We are enjoying the SNES Classic over here at NintenDeal, but when compared to the NES Classic, we feel like it could include… a little more. The original mini console contained 30 games, and while some of them were less than stellar (we’re looking at you, Ice Climber), 30 was a nice, satisfying number. The 20(+1) games on the SNES classic are all heavy hitters, but imagine what it could have been with a full roster of 30. We did, and here are the titles we really missed!
Why: Pilotwings feels like it was left off just to end up with an even number. This is an iconic game for the SNES, and though many decry it as a mere tech demo, it’s still a lot of fun and definitely deserved a place on the system.
9) Zombies Ate My Neighbors
Why: The SNES Classic comes with two controllers, and yet, it only has a few select couch co-op titles. ZAMN is peak SNES co-op, with extremely fun gameplay, and a level of zaniness only classic LucasArts could muster. Unfortunately, this being behind the Disney curtain likely led to its exclusion.
8) U.N. Squadron
Why: Shoot ‘em ups were not the SNES’s strong point, for a multitude of reasons, and most of the few titles available honestly are not great. Despite this, U.N. Squadron stands out from the pack. It has a silky smooth frame rate (a rarity for SNES shooters), a great power-up system, and lots of action in a not-brutally-hard package.
7) Final Fantasy II (IV)
Why: Final Fantasy III (VI) is absolutely the pinnacle of 16-bit Final Fantasy. That said, Final Fantasy II was the title that introduced most SNES owners to a really engaging turn-based RPG. Yes, its story is linear, and the characters are locked into their roles, but it’s a great story, and too much choice can be paralyzing to beginners to the genre, which most people were at the time.
Why: The 16-bit era was the first time consoles could realistically handle strategy games. ActRaiser serves as an amazing introduction to a very popular genre, by alternating action levels with SimCity like building. It’s a fantastic game with a great art style, and never feels tedious.
5) Teenage Mutant Ninja Turtles IV: Turtles in Time
Why: Ah, Turtles, how we love thee. Finally, a home port of an arcade hit that surpassed the original. This is the definitive co-op beat ‘em up, and one of the best games for the system. Beautiful graphics, tight controls, incredible soundtrack. TMNT likely fell afoul of licensing issues, as the IP has been kicked around and around the gaming industry since this title’s release, with all older releases generally kept on lockdown.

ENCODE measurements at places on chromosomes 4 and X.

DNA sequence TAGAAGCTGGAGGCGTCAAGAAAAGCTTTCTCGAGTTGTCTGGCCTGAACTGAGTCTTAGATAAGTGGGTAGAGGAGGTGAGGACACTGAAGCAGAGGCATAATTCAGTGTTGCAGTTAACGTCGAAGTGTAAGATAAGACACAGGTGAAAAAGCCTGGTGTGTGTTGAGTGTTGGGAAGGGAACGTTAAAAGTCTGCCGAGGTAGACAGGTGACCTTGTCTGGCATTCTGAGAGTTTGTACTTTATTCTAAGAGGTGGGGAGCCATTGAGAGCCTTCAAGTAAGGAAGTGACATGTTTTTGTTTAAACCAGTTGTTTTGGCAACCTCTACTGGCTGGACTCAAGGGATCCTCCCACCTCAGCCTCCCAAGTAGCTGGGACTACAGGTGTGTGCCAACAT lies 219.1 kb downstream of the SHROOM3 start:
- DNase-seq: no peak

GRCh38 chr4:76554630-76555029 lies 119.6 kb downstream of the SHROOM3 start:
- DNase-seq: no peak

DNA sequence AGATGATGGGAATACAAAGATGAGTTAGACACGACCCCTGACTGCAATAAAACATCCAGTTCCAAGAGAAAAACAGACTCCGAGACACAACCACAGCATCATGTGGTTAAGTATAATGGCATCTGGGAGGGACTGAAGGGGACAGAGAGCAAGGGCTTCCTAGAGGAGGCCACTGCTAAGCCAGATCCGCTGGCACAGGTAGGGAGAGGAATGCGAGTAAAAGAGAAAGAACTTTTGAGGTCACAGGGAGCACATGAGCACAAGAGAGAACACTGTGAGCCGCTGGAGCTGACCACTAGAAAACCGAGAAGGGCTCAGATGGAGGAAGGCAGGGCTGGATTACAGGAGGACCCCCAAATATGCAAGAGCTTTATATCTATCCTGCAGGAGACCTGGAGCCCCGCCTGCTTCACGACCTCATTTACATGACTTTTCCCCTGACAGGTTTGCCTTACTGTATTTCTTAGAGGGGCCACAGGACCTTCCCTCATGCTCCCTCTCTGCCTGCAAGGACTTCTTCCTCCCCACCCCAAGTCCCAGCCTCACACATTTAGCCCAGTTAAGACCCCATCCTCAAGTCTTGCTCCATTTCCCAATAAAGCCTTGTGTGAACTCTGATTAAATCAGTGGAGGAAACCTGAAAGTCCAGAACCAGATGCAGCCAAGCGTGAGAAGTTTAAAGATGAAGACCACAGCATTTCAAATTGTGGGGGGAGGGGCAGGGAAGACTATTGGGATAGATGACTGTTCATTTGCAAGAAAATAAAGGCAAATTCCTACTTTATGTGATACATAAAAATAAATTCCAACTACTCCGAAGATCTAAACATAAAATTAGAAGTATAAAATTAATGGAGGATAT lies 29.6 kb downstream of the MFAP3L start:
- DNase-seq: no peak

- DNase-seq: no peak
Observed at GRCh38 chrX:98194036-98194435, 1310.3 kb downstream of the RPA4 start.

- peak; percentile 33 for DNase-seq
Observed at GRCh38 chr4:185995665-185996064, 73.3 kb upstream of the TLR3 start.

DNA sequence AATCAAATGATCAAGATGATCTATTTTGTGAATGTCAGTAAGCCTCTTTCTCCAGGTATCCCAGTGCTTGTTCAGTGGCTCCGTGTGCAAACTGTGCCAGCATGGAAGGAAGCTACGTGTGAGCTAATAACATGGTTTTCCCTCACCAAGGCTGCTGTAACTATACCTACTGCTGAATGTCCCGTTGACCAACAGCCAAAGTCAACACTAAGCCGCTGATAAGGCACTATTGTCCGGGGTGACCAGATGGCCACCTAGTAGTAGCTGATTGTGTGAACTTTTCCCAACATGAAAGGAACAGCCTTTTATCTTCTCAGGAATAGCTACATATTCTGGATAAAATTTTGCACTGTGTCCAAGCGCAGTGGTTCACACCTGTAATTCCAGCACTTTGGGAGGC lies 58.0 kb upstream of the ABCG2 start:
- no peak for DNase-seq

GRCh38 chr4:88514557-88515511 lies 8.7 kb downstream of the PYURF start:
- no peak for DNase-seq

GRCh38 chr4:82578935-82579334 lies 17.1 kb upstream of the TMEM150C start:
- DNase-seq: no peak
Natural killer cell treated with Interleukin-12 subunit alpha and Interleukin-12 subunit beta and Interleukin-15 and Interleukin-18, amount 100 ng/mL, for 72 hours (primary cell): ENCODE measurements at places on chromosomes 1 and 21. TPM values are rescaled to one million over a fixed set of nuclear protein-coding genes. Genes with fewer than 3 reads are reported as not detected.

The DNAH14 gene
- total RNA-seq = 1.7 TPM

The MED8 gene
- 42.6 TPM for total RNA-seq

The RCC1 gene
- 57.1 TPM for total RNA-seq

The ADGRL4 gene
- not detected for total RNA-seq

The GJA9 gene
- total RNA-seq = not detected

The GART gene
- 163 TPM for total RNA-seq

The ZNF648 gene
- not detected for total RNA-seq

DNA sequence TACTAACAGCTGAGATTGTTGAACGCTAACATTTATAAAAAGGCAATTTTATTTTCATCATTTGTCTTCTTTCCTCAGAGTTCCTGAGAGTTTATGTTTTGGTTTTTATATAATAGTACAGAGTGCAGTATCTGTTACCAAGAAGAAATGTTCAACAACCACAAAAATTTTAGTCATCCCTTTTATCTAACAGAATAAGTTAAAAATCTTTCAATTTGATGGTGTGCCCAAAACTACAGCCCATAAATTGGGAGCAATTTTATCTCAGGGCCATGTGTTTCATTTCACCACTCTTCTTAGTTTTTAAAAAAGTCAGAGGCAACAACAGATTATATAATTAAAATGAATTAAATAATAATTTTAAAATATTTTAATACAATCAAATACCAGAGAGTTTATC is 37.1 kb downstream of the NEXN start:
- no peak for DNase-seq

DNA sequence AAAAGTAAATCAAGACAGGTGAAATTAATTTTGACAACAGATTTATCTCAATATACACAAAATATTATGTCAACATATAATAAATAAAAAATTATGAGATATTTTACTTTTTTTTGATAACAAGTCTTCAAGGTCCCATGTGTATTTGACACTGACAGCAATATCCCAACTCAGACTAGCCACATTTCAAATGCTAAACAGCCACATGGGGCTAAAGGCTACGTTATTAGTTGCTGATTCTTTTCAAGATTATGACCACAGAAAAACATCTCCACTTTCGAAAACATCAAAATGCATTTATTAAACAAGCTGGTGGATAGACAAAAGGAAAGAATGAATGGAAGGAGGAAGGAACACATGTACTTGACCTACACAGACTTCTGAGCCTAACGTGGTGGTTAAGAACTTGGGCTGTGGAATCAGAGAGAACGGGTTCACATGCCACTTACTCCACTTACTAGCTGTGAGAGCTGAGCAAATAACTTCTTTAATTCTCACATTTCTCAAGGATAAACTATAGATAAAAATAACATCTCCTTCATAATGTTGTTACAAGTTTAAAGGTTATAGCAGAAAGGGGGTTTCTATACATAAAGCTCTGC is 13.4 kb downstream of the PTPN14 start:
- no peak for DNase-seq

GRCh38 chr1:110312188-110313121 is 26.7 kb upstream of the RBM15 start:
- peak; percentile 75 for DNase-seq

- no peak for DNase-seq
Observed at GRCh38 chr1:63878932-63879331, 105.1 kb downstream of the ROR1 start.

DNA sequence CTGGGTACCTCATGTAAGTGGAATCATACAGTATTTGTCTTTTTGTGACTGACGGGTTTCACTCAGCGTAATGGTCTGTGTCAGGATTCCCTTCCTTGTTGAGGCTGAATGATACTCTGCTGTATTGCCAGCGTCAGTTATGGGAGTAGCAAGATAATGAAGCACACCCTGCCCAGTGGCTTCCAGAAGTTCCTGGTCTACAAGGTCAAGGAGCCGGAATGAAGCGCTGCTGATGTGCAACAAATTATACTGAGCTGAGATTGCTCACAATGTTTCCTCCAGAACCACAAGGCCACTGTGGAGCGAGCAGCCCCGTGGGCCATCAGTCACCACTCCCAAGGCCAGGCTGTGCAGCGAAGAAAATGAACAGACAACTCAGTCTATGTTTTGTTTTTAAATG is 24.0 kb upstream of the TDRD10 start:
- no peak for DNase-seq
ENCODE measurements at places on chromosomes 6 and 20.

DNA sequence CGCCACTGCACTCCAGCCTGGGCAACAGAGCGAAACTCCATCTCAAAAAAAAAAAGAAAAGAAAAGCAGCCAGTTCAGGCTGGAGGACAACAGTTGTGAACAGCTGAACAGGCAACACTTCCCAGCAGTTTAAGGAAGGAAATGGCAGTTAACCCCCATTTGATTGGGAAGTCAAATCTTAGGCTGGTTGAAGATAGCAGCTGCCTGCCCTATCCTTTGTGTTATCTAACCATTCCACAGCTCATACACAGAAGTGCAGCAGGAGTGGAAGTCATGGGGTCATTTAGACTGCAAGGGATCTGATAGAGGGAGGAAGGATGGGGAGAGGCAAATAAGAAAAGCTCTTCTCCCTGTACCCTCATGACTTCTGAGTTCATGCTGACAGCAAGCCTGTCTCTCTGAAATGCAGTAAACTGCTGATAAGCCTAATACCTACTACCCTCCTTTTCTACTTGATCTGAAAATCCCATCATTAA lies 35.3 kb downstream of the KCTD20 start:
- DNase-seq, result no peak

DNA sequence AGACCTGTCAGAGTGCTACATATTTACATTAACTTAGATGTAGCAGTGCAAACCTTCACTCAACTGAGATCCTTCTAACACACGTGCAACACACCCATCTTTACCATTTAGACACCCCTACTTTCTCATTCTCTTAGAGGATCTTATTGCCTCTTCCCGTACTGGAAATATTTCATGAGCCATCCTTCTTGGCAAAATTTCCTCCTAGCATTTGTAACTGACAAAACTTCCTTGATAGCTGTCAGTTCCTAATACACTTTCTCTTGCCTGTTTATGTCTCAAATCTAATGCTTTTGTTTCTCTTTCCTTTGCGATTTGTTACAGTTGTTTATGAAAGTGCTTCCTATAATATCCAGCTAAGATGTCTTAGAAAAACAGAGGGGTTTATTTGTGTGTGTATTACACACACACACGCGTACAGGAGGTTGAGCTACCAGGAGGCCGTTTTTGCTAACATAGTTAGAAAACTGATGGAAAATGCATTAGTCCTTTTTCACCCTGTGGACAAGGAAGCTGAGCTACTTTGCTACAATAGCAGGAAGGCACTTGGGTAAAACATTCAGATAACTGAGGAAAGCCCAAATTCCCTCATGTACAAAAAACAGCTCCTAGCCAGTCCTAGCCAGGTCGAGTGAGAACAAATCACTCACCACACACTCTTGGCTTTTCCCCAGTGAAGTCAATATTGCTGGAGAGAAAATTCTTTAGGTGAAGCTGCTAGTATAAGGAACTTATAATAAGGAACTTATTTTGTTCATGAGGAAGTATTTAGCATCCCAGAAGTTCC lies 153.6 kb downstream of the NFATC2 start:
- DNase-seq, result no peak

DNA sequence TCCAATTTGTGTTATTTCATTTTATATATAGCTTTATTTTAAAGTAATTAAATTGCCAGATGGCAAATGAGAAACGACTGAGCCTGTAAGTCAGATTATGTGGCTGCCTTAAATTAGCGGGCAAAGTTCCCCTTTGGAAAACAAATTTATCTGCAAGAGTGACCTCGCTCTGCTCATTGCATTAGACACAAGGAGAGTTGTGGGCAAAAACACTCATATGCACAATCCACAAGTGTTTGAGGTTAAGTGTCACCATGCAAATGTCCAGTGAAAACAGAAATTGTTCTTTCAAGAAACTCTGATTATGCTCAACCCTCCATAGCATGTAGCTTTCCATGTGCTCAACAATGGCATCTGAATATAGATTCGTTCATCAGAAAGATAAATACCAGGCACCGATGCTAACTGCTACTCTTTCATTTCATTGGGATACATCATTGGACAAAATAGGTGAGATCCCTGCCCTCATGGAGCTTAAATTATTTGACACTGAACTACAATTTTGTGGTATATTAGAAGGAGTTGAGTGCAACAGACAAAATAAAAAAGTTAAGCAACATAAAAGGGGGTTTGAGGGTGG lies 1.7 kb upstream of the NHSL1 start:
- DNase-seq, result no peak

4) Super Mario All-Stars
Why: All three US Mario releases were present on the NES Classic. Did anyone actually get one? Nintendo, throw us a bone here. In addition to the hard-as-nails “Lost Levels” (the real Super Mario Bros. 2), this includes a save feature for all the classic games. Since the SNES Classic is all about retro titles with modern convenience, this is a no-brainer.
3) Donkey Kong Country 2: Diddy’s Kong Quest
Why: Donkey Kong Country was a revolutionary title that gave the SNES new legs against the encroaching 32 bit systems. DKC 2 took everything great about the original, and refined it into a truly incredible game. This is one of the best platformers on the system, and while odd to have only the second entry in a series on the Classic (or would it? Double Dragon II, we see you), this is absolutely the better game.
2) Tetris Attack
Why: Looking at the final lineup for the SNES Classic, could Kirby Super Star be considered a puzzle game? Maybe. Even so, Tetris Attack is one of the finest puzzle games ever made for a home console. Its frantic head-to-head action brought unforgettable couch experiences to the SNES (and another 2 player simultaneous title!).
1) Chrono Trigger
Why: This is obvious. Hailed by many as the best single RPG ever made, its exclusion from the SNES Classic system borders on criminal. Nothing else needs to be said. Sure, Earthbound is there, cool, since it’s so expensive, but Chrono Trigger is polished, and the better game. Nintendo, if you release one downloadable title for the SNES Classic, make it this one!
Charlie’s first attempts at gaming did not go well. Repeated, failed run-ins with the first Goomba in Super Mario Brothers 1 plagued his maiden gaming voyage. Undaunted, he would go on to become an avid gamer of all platforms, with Nintendo always sitting atop the highest pedestal. Except for that Halo 3 incident in 2007. We don’t talk about it. It never happened.
Currently, Charlie enjoys playing games on as many platforms as he can get his hands on, with current favorites being the Switch, 3DS and Neo Geo. When he’s not playing games, Charlie is a live sound engineer and manager for his production company, Clear Harmonies, based in Washington, D.C.
Charlie enjoys talking about games nearly as much as playing them, and loves meeting new people, so hit him up!
Plays: All of them games. Seriously.